Wildlife & Habitat

Mashpee National Wildlife Refuge was established in 1995 to preserve and protect natural resources associated with the Waquoit Bay area for the protection of waterfowl and wildlife. Located in the towns of Mashpee and Falmouth, this refuge will total 5,871 acres when complete, only a small percentage of which will be owned by the Fish and Wildlife Service (335 acres). Managed through a unique partnership among nine Federal, State and private conservation groups, this Cape Cod refuge preserves thousands of acres of magnificent salt marshes, cranberry bogs, Atlantic white cedar swamps, freshwater marshes, rivers and vernal pools.

  • New England Cottontail

    New England Cottontail

    The New England cottontail is the subject of research and habitat management in New York and the New England states. Halting the decline of scrub and brushland habitat is paramount, as is identifying potential habitat free of competing eastern cottontail to which New England cottontails could be restored. The U.S. Fish and Wildlife Service shares the concern for the future of New England's only native cottontail. Working together, states and federal agencies may help improve the chances of survival for the New England cottontail. Refuge staff has been working with partners on the refuge to learn more about the local population.

    Learn more about the New England cottontail.
    Article: Mashpee Collaborative Works to Restore Rabbit, Human Habitats (pdf)
    Article: When Rabbits Have Trouble Multiplying

  • American Eel

    Service employee holding American eel - USFWS.

    The American eel uses ocean currents to move from its natal waters, perhaps using cues from the currents or salinity to time its metamorphoses. Having survived at least one ice age, American eel seems to be a flexible species well-equipped to withstand the short- and long-term cycles and fluctuations inherent in ocean dynamics.

    American eels swim up freshwater streams to mature, others remain and mature in both estuarine and marine waters, and still others move between habitats. Like many other species, American eels no longer have access to much of their historical habitat because of dams and other obstructions in rivers. These eels, particularly silver females migrating downstream, also die in the turbines of hydropower plants. Contaminants, too, may impair eels, may most likely affect the eels during their long ocean migration.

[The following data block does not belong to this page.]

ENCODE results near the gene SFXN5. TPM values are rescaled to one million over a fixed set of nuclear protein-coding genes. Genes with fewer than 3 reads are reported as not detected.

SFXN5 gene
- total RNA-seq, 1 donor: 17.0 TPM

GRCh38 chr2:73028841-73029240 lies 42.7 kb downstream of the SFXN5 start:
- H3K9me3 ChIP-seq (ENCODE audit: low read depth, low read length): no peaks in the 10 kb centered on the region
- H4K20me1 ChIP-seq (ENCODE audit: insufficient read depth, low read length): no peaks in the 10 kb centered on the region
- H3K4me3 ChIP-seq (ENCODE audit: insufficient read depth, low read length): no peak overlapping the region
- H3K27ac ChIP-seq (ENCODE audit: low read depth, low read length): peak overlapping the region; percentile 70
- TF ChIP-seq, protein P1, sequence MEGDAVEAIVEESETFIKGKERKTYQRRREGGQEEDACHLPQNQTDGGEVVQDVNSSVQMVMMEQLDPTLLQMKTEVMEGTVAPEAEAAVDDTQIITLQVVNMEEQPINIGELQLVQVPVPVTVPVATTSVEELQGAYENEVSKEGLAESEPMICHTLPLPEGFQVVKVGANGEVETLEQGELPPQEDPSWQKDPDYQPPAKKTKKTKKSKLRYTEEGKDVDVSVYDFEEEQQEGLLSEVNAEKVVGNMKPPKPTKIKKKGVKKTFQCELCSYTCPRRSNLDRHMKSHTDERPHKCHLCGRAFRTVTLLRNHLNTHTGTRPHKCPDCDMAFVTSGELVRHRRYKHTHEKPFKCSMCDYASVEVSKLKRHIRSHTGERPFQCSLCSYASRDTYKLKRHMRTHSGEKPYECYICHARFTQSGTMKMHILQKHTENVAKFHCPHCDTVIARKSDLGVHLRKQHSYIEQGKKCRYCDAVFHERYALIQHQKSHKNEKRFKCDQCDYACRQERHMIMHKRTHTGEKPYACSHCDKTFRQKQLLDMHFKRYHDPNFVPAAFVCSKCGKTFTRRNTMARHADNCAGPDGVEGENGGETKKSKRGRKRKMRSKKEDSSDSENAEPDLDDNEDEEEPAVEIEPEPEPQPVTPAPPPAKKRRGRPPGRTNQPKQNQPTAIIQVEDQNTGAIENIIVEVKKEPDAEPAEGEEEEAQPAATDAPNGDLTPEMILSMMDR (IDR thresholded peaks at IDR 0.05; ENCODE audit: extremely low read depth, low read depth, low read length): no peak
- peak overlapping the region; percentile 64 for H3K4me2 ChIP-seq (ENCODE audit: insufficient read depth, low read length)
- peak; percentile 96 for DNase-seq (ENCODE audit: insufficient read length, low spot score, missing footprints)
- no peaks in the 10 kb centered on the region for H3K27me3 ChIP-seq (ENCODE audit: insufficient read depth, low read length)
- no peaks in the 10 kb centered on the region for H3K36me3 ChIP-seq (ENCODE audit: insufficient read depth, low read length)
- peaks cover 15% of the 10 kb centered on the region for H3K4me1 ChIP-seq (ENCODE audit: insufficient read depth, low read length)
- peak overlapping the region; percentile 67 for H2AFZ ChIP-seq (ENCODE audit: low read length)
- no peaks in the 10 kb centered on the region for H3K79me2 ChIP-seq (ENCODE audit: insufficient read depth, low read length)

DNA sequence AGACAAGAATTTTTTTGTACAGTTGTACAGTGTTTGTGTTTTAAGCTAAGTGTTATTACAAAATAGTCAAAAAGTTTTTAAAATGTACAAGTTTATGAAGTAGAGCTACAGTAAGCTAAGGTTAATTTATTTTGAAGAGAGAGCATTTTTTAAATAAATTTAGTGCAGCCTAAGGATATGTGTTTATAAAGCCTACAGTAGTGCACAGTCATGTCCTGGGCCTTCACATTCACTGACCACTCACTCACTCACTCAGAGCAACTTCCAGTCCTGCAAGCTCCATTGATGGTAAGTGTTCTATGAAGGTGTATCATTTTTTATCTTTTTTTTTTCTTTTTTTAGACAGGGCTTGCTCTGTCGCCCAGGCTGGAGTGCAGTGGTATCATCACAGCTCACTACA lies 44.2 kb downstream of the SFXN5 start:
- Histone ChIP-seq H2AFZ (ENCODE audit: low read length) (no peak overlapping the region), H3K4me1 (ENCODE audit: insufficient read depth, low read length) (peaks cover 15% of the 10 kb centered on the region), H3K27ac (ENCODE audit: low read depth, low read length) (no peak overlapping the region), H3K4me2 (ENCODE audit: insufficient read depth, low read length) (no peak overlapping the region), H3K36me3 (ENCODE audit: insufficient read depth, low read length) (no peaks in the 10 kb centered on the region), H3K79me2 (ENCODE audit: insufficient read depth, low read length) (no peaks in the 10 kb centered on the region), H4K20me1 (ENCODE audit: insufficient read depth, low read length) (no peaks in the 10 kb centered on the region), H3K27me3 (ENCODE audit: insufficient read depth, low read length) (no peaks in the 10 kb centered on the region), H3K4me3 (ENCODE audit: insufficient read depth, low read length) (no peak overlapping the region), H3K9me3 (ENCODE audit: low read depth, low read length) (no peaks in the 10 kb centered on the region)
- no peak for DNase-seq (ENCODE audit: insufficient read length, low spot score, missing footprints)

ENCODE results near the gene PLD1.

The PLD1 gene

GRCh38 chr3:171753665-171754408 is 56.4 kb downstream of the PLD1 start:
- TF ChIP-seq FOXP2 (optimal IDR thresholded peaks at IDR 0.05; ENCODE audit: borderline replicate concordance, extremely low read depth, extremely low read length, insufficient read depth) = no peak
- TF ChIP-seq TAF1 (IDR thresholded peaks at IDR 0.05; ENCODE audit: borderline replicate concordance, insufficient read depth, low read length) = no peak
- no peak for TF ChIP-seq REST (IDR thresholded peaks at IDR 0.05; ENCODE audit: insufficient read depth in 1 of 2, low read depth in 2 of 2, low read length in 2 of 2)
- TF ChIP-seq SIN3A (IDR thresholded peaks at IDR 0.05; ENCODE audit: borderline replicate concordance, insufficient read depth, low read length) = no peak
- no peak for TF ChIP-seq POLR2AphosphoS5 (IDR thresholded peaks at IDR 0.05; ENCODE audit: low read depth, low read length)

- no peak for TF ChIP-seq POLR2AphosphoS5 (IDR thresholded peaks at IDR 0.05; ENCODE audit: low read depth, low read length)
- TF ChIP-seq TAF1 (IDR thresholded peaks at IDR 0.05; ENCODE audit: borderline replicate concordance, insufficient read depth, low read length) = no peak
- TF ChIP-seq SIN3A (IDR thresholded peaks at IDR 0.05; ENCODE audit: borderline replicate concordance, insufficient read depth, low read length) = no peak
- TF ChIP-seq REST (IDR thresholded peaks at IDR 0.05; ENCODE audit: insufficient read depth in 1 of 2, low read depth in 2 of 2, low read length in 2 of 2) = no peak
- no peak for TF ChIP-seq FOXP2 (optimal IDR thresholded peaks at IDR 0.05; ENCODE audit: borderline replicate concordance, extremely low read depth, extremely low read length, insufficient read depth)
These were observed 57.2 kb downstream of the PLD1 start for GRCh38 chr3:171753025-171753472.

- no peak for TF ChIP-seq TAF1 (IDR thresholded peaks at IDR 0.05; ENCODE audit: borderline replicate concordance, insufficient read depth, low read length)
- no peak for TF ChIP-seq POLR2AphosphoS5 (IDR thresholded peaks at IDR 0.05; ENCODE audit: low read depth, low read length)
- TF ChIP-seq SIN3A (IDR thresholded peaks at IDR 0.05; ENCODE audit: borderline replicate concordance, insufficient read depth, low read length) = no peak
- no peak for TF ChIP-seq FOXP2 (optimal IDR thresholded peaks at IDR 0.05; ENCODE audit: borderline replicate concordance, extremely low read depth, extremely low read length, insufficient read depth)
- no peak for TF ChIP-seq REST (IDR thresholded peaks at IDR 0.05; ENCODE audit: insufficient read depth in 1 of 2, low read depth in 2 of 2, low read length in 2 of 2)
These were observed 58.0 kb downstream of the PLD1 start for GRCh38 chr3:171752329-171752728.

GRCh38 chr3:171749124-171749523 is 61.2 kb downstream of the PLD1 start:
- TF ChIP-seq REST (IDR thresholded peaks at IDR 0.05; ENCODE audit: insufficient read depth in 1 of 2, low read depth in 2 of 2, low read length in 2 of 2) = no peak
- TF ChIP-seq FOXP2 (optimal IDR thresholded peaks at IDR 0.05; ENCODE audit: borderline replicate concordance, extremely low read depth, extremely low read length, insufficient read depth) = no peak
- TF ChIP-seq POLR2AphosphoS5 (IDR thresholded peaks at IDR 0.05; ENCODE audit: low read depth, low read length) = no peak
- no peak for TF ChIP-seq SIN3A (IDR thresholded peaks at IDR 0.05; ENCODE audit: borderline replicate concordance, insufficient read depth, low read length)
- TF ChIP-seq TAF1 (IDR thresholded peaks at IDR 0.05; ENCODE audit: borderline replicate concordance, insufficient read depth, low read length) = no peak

• Eastern Towhee

    Eastern towhee

    The Eastern towhee can be spotted in early successional habitats such as on the Mashpee Refuge. They are grouped into the “songbird” category and are infamous for their song “Drink your teeeaaaaa”. They can be heard (and sometimes seen) spring through early fall during their arrival and departure migration, and nesting periods. Adult males have a blackish hood, upperparts, and tail, with white edges to tertials and flight feathers, and white at base of primaries. Flanks are reddish orange, undertail coverts are buff, and underparts are otherwise white. The towhee is a species we anticipate will benefit from the management at the refuge.

  • Upland Forests

    Moody pond

    Upland forests provide support for a variety of habitats and wide-ranging biological diversity. They provide energy to streams in the form of organic material. Small streams rely on this energy almost exclusively to initiate their trophic interactions and food webs. These forests provide filtration along wetlands, rivers, and streams. Upland forests stabilize soils and sediment, minimizing erosion; moderate temperature by providing shade to small streams; provide important habitat for wildlife species that occupy vernal pools; and provide either direct or indirect habitat benefits to wildlife species including forest-dependent species, such as warblers and thrushes, and forest dwelling salamanders, such as marbled and Jefferson salamanders.

  • Wetlands


    Wetland habitats that are most vulnerable within the refuge include the brackish saltmarshes, Atlantic white cedar swamps, vernal pools, and kettle-hole ponds. Brackish saltmarshes are most vulnerable to sea level rise and an influx of salinity. Kettle-hole ponds are at risk due to an increase in invasive species growth as temperatures rise. Atlantic white cedar swamps have a medium vulnerability due to the benefits it receives from regularly prescribed burn and its resistance to wildfire.